Aston Martin V8 ‘Evolution’ for sale

Learn how to bring any battery back to life again

The restomod scene is big business nowadays, and it isn’t hard to see why. Who wouldn’t want the style and cachet of a classic, with contemporary performance? It’s a heady automotive cocktail, and the genre’s popularity shows no signs of waning; ask anyone patiently waiting for an Alfaholics, Singer or Eagle build…

With the industry fairly well established, it’s clear that certain cars suit a 21st century overhaul more than others. The plethora of pre-993 911s makes them ideal candidates for backdating, likewise the Jaguar E-Types: success when new means plenty of available cars and expertise later down the line.

Every now and then, however, a restomod project – or sympathetic update, or modernisation, or whatever you want to call it – crops up that’s a bit out of the ordinary. Cars like the Cropredy Bridge Jensens, for example. And then, on occasion, one emerges to take your breath away. The Aston Workshop V8 Evolution qualifies.

Described as “an evolved V8 developed from years of experience rebuilding and upgrading Aston with the latest hardware”, there isn’t a bit of the V8 left untouched by the Workshop’s Evolution upgrades. The engine is worked on – here’s it’s 6.0-litres, with electronic fuel injection, Jenvey throttle bodies and 430hp – chassis overhauled, brakes upgraded and interior retrimmed. The car has also been taken down to the shell and brought back to life from there. (The colour is Cumberland Grey, with a metal flake to bring out some bronze.)

Not for nothing either, but it seems this particular V8 lived an interesting life even before its renewal. A left-hand drive car delivered new to Japan, it had eventually found its way to an English customer based in Florida. According to the advert, he wanted his Aston ‘sexed up’, which Aston Workshop were only too happy to oblige. So, this particular Evo had the entire catalogue thrown at it; as well as the engine and paint, it received a retrimmed dash (the original interior said to be in good shape), a six-speed Tremec manual in place of the three-speed auto, a new rear axle, an air-con upgrade, six-piston brake calipers, Spax dampers and more. Yet, to all intents and purposes, it still looks like a 70s’ V8 – albeit the best one you ever did see. Any restomod doubters could surely be appeased…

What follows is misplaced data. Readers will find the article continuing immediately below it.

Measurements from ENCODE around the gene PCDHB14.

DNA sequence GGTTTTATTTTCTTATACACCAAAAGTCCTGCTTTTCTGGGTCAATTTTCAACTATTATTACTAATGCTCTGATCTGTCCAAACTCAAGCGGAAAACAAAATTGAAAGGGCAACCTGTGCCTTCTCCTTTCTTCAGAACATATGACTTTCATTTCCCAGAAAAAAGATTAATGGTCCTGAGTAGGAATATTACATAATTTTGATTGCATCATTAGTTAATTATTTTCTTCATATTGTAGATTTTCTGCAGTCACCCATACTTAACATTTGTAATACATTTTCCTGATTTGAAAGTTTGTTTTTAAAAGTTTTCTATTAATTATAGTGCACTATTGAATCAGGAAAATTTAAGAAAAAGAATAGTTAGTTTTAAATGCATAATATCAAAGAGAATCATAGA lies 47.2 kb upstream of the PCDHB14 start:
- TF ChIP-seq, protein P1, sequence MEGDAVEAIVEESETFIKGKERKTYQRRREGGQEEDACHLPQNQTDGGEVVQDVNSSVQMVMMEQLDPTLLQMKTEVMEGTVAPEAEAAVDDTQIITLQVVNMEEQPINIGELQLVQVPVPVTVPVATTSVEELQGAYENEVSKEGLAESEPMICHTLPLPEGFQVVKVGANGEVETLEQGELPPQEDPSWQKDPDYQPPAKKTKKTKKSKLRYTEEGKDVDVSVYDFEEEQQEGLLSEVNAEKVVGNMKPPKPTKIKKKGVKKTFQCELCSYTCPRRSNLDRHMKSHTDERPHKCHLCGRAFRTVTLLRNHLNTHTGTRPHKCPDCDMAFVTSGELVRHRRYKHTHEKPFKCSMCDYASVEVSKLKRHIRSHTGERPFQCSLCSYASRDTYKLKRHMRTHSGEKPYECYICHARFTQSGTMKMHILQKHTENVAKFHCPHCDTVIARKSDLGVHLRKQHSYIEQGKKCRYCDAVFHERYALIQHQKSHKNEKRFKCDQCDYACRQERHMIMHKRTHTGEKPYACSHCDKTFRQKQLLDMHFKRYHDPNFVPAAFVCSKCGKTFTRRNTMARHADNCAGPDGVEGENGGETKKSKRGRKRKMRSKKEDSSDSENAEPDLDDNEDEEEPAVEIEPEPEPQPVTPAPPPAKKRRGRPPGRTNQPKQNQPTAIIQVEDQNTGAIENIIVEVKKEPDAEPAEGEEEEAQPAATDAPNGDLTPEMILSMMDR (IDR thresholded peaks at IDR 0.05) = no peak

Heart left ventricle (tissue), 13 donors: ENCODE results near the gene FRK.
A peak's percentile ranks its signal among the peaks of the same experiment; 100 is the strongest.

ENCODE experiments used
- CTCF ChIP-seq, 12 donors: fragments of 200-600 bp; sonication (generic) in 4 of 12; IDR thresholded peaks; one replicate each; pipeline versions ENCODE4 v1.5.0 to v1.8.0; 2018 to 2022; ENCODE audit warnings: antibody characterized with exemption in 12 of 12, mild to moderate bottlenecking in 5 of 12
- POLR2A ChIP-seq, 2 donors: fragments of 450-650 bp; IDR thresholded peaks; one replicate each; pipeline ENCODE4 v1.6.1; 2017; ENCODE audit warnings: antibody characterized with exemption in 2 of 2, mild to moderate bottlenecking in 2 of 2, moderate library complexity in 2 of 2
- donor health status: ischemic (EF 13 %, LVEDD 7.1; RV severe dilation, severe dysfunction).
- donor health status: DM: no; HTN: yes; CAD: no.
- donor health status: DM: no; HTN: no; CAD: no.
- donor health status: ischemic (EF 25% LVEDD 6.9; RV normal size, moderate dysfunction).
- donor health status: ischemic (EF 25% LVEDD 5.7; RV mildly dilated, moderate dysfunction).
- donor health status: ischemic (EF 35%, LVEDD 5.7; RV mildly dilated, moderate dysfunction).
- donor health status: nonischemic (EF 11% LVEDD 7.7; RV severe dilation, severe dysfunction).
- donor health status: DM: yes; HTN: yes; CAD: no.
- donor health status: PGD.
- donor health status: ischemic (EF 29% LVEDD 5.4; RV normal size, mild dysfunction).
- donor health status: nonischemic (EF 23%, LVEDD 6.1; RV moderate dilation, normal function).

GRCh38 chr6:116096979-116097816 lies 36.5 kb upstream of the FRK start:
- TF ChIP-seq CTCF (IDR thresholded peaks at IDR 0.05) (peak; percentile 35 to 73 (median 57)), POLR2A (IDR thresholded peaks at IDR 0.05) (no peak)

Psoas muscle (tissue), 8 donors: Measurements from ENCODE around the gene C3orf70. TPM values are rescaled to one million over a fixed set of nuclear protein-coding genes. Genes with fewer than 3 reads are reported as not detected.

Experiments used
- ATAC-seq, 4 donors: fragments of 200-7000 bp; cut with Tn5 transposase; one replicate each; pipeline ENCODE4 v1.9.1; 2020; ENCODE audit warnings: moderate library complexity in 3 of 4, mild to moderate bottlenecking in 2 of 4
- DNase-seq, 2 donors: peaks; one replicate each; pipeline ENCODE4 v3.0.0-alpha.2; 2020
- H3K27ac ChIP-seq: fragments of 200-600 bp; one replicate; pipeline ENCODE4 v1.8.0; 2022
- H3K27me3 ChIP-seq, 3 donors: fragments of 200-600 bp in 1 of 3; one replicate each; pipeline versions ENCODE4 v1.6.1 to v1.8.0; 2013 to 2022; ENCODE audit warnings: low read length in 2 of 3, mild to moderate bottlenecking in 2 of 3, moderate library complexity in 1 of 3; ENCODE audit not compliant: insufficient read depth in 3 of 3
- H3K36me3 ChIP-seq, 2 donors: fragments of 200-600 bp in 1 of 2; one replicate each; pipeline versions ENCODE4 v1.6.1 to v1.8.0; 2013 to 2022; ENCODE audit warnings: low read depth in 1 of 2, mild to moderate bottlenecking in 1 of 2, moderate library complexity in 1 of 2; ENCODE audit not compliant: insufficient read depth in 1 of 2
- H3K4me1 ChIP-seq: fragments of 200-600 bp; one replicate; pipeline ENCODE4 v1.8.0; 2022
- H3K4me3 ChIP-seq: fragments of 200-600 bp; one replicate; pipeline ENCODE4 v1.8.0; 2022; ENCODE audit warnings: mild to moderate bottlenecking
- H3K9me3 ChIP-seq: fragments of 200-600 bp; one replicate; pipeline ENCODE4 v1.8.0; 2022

Incredibly, the V8 has only covered 823 miles since its transformation. Still, it does at least mean somebody else can enjoy the spoils of an Evolution build, and not have to wait for thousands of hours of work to be completed. Left-hand drive might be a hurdle too far for some, but it would at least be a great fit for any future European road trips. And what better car for it than an Aston V8?

Unconventional though it might be for restomod treatment, the model does at least conform to type when it comes to cost – this was clearly not a cheap undertaking. The V8 is currently for sale at ยฃ329,950, which is three times more than the some of these models are offered for. Above ยฃ300k buys the very best X-Packs and low mileage cars, too, the appeal of which will need no further explaining from us. But you can be certain creating something this spectacular would take an awful lot more than ยฃ300k if starting from scratch, and with originality discarded there ought to be no qualms about driving it. Which, in an Aston specced like this and looking how it does, would surely be a very special experience indeed.

Learn how to bring any battery back to life again

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